11. The Wild chose 18-year-old defenseman Filip Johansson, and please note the first name begins with the letter “F” and there are two “S’s” in Johansson.
12. ESPN’s SportsCenter was blown away by Sam Jacobson’s spectacular dunk but incorrectly referred to him as “Jewish.”
13. Golden Gopher forward Amir Coffey’s sister, Nia, was an All-American at Northwestern and their dad, Richard, was a member of the Gopher teams from 1986-1990.
14. WNBA and Lynx veteran Lindsay Whalen, 36, was named Golden Gopher women’s coach earlier this year (another uncontested “layup” question and answer for you).
15. Timberwolves guard Tyus Jones played for Apple Valley in high school, while center Cole Aldrich was a prep at Bloomington Jefferson.
16. Josh Okogie, who the Timberwolves selected with the No. 20 pick in the first round, played collegiately at Georgia Tech.
17. Golden Gophers junior Tyler Johnson is a third-team preseason All-Big Ten pick at wide receiver by Athlon magazine.
18. Allianz Field, located in St. Paul, will host the MLS United starting in 2019.
Nobody is talking about Amir Coffey right now but a basketball authority told Sports Headliners that a year from now the former Minnesota Mr. Basketball could be a first round selection in the NBA Draft.
Tonight’s 2018 NBA Draft prompts interest locally because the Timberwolves have the No. 20 selection in the first round. Gary Trent Jr., who played at Apple Valley High School and for Duke last winter, is another storyline to follow this evening. But a year from now this community might be focused on Coffey who will have played three seasons for the Golden Gophers and is blessed to have both the height and skills that potentially translate to an NBA career.
“There is no question he could be a first rounder,” said a former Big Ten coach who asked that his name not be used. “I would say if he has a decent season (next winter) he could a mid-first round, or even lottery pick.”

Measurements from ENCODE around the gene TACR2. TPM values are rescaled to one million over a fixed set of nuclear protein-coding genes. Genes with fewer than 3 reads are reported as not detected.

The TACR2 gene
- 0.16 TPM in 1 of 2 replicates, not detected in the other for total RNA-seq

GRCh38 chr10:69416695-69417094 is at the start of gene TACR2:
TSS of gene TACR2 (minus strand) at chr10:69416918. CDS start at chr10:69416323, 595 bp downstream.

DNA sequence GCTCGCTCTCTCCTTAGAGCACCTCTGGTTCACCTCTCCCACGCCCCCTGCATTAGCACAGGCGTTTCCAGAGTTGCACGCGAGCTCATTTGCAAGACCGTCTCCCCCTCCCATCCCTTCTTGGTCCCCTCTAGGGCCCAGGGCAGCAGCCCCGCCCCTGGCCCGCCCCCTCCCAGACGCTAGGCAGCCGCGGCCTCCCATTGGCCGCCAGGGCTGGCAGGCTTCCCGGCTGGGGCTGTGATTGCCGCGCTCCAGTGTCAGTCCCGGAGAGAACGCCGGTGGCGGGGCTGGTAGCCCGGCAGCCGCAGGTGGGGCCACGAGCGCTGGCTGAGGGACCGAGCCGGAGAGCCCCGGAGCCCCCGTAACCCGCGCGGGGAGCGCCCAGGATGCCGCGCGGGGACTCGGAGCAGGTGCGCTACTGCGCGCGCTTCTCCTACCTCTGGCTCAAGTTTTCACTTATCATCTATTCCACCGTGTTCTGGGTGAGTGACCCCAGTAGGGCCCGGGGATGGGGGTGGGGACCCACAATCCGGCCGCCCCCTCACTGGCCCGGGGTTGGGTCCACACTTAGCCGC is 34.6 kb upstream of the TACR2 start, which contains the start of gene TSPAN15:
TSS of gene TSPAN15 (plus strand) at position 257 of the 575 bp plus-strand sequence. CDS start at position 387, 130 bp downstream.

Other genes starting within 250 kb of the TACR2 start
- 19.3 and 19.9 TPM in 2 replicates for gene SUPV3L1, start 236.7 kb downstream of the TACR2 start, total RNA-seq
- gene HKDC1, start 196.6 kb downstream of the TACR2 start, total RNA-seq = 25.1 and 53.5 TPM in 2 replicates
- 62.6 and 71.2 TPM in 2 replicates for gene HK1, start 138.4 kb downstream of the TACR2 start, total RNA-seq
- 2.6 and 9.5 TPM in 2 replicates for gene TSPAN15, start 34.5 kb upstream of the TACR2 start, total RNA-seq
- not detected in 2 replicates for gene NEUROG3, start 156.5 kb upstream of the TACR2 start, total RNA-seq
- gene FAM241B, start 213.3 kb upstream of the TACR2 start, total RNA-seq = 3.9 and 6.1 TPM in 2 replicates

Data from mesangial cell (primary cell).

The 6-foot-8 Coffey projects as either a small forward or shooting guard in the pros. His talent package includes athleticism, ball handling, passing, driving, shooting and defending. He is also an unselfish player who cares more about winning than his statistics.
Coffey, though, hasn’t weighed much more than 200 pounds during his Gopher career. He is working to become stronger. “My biggest concern (for Coffey to become better) is his physical strength, and ability to hit the three consistently,” the source said.
A shoulder injury in January caused Coffey to miss most of Minnesota’s Big Ten games during his sophomore season. His stats for all games last season included being second on the team in assists at 3.3 per game, and third in both scoring average and rebounding, 14 points and 4.1 rebounds. His three point field goal percentage was .368 and he made .475 percent of all his shots.
If Coffey had been healthy he might have experienced the kind of season that validated testing the pros’ interest in him entering the draft this spring. Next season he could certainly be the Gophers’ best player and most multiskilled individual. With point guard Nate Mason having graduated, the Gopher coaching staff could utilize Coffey as a point forward and playmaker.